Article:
Front Page Titles (by Subject) Chap. 2. CHAPTER II: Of Controversial Writings: Answers: Replies. —Polemick Divinity; or the Writing Church-Militant. —Philosophers, and Bear-Garden. —Authors pair'd and match'd.—The Match-makers.—Foot-Ball.—A Dialogue between our Author and his - Characteristicks of Men, Manners, Opinions, Times, vol. 3
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Chap. 2. CHAPTER II: Of Controversial Writings: Answers: Replies. —Polemick Divinity; or the Writing Church-Militant. —Philosophers, and Bear-Garden. —Authors pair’d and match’d.—The Match-makers.—Foot-Ball.—A Dialogue between our Author and his - Anthony Ashley Cooper, Earl of Shaftesbury, Characteristicks of Men, Manners, Opinions, Times, vol. 3 
Characteristicks of Men, Manners, Opinions, Times, ed. Douglas den Uyl (Indianapolis: Liberty Fund, 2001). 3 vols. Vol. 3.
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Chap. 2.CHAPTER II
Of Controversial Writings: Answers: Replies.—Polemick Divinity; or the Writing Church-Militant.—Philosophers, and Bear-Garden.—Authors pair’d and match’d.—The Match-makers.—Foot-Ball.—A Dialogue between our Author and his Bookseller.
AMONG the many Improvements daily made in the Art of Writing, there is none perhaps which can be said to have attain’d a greater Height than that of Controversy, or the Method of Answer and Refutation. ’Tis true indeed, that antiently the Wits of Men were for the most part taken up in other Employment. If Authors writ ill, they were despis’d: If well, they were by some Party or other espous’d. For Partys there wou’d necessarily be, and Sects of every kind, in Learning and Philosophy. Every one sided with whom he lik’d; and having the liberty of hearing each side speak for it-self, stood in no need of express Warning-Pieces against pretended Sophistry, or dangerous Reasoning. Particular Answers to single Treatises, were thought to be of little use. And it was esteem’d no Compliment to a Reader, to help him so carefully in the Judgment of every Piece which came abroad. Whatever Sects there were in those days, the Zeal of Party-causes ran not so high as to give the Reader a Taste of those personal Reproaches, which might pass in a Debate between the different Partymen.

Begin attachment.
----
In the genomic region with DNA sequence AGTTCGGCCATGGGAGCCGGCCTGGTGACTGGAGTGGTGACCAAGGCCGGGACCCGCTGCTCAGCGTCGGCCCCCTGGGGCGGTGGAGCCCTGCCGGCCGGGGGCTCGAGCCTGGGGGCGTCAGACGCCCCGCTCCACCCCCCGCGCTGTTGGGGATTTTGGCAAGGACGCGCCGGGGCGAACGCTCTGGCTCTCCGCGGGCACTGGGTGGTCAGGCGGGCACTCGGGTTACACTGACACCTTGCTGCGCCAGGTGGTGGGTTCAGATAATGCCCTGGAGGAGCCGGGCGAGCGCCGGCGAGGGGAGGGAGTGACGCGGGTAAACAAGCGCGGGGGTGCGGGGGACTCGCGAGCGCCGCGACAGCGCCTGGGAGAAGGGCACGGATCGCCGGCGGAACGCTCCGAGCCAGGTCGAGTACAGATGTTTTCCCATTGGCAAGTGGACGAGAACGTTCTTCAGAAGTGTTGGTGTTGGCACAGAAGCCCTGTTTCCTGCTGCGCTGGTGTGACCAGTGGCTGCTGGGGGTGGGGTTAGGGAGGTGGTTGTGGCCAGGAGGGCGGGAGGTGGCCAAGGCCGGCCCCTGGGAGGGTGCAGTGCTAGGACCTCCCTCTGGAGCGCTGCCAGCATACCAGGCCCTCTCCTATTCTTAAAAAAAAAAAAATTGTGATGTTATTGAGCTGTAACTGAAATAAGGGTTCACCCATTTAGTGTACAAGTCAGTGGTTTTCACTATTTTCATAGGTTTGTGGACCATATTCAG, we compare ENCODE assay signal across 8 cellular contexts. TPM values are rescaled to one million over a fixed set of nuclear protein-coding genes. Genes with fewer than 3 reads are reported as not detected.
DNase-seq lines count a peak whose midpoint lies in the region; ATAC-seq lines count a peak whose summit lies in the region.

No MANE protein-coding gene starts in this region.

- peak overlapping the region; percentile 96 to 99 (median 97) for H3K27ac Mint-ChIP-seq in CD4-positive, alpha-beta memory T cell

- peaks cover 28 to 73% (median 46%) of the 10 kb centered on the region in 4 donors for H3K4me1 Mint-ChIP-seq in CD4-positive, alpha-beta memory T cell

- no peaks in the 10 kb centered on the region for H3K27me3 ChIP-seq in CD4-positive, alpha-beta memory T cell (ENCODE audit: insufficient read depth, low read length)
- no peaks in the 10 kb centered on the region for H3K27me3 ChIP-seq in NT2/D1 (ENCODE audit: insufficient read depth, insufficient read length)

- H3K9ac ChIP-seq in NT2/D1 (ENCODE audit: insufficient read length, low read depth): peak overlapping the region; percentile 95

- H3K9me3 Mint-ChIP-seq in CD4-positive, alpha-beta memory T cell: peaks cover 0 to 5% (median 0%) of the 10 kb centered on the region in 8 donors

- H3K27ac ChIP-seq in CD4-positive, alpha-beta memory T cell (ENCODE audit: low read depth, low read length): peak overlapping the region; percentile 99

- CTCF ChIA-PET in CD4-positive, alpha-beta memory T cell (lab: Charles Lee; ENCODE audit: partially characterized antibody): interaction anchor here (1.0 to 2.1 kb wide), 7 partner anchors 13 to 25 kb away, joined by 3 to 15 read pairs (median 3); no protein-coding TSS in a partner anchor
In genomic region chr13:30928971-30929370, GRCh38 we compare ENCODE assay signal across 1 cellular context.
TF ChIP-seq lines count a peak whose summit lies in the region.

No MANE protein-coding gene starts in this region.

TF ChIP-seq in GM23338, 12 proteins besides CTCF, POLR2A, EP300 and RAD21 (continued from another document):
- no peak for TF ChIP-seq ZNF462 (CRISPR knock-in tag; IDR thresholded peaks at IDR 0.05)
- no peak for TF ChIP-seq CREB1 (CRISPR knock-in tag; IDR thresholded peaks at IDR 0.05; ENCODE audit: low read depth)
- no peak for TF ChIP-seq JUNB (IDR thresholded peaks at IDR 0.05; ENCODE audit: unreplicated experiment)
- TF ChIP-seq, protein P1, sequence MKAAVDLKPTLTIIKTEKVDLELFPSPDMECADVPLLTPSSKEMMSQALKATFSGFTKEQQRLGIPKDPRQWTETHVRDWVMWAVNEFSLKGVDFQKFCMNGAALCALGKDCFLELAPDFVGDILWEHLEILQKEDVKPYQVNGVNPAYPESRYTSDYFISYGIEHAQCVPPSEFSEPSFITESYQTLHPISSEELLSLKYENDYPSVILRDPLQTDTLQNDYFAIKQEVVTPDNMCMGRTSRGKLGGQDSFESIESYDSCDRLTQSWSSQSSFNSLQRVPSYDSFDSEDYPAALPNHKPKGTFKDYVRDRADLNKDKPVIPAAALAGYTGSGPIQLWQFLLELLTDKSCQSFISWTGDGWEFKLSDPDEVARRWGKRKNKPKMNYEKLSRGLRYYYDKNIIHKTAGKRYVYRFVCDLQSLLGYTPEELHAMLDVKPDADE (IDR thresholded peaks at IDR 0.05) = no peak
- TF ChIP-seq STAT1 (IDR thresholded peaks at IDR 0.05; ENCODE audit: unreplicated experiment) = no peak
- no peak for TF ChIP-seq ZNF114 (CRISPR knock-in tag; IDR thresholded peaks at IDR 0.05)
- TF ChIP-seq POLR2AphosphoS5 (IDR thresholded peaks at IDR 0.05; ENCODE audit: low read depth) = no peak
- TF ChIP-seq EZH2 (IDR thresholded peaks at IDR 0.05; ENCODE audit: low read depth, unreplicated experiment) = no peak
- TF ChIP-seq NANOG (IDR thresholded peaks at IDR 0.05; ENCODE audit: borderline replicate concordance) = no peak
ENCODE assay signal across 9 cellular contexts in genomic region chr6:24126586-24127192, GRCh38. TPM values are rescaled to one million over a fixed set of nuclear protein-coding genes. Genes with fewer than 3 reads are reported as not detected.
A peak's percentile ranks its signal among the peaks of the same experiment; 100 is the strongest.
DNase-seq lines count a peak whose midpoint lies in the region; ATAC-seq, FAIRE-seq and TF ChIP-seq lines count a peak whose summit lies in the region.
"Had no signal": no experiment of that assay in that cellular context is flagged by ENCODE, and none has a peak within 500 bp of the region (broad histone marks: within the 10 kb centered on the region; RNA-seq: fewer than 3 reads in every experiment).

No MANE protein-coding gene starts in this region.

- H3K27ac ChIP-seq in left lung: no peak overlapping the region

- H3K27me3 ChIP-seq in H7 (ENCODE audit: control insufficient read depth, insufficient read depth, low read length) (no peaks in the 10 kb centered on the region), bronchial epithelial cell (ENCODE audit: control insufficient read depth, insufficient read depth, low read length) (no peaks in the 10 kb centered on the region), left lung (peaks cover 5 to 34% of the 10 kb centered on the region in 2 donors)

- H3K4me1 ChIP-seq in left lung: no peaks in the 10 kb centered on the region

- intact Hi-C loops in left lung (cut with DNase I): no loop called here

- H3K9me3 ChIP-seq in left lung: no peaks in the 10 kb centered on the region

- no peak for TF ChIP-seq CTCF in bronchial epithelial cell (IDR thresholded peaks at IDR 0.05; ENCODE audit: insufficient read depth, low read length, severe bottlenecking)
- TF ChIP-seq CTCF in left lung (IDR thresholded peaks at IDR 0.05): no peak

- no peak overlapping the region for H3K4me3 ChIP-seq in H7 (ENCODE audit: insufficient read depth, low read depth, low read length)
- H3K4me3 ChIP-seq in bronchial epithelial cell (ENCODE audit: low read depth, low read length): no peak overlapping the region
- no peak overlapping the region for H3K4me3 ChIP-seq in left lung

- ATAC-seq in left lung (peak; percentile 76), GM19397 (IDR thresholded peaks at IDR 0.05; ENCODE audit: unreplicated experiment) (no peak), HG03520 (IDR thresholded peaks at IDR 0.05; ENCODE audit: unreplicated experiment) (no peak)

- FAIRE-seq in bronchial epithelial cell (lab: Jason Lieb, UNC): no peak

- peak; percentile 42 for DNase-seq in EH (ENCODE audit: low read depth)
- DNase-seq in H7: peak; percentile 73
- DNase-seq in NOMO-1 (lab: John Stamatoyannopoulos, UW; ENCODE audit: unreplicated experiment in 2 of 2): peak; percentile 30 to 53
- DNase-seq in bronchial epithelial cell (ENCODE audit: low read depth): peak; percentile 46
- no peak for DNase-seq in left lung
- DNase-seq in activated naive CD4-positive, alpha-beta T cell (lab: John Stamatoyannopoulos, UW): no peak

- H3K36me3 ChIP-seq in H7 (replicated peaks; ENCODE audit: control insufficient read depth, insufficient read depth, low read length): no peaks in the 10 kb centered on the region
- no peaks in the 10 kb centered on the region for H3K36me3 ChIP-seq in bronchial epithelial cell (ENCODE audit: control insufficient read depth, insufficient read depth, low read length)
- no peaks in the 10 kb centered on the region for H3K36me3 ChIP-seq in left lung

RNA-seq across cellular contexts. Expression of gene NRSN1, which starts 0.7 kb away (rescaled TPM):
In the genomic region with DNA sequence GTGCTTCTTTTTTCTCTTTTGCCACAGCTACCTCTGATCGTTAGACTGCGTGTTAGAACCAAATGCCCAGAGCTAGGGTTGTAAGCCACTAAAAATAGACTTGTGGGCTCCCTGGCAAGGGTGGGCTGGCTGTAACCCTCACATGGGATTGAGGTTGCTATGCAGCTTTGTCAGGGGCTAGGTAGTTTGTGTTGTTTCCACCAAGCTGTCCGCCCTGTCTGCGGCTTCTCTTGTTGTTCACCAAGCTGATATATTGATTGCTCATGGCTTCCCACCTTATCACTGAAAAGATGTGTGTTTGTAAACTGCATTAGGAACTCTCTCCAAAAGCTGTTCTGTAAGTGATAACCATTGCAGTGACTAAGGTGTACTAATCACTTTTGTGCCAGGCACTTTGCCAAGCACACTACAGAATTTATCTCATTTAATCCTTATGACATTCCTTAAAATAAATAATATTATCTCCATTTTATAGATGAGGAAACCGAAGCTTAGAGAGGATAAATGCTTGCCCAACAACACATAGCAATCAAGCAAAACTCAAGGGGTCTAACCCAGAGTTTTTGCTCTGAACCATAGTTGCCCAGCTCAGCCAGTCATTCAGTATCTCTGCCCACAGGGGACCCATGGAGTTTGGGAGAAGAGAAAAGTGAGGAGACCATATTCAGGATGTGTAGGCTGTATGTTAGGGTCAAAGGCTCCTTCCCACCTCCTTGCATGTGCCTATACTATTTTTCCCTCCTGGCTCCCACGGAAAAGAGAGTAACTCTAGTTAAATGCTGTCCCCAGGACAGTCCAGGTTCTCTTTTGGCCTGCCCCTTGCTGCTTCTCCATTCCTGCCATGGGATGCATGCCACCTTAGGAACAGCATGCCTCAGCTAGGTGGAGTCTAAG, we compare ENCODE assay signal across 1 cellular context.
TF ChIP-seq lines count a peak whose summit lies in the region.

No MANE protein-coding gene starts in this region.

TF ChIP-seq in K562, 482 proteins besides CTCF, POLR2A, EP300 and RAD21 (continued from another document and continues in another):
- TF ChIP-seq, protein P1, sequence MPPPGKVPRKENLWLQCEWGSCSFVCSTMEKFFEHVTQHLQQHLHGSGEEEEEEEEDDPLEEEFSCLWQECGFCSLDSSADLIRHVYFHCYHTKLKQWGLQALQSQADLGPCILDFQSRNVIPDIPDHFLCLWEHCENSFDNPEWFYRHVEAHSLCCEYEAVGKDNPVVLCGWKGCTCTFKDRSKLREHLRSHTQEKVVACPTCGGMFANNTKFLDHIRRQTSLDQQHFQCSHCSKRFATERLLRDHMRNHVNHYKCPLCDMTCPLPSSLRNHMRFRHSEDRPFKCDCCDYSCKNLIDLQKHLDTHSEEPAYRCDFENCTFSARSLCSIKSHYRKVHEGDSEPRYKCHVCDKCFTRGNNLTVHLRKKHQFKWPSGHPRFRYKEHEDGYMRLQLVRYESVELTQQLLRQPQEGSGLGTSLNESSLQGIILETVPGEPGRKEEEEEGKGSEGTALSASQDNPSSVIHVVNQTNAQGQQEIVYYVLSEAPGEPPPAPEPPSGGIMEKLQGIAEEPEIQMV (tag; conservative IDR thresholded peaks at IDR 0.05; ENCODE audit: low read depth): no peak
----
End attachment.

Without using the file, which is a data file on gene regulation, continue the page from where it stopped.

Thus Matters stood of old; when as yet the Method of writing Controversy was not rais’d into an Art, nor the Feuds of contending Authors become the chief Amusement of the learned World. But we have at present so high a Relish of this kind, that the Writings of the Learned are never truly gustful till they are come to what we may properly enough call their due Ripeness, and have begot a Fray. When the Answer and Reply is once form’d, our Curiosity is excited: We begin then, for the first time, to whet our Attention, and apply our Ear.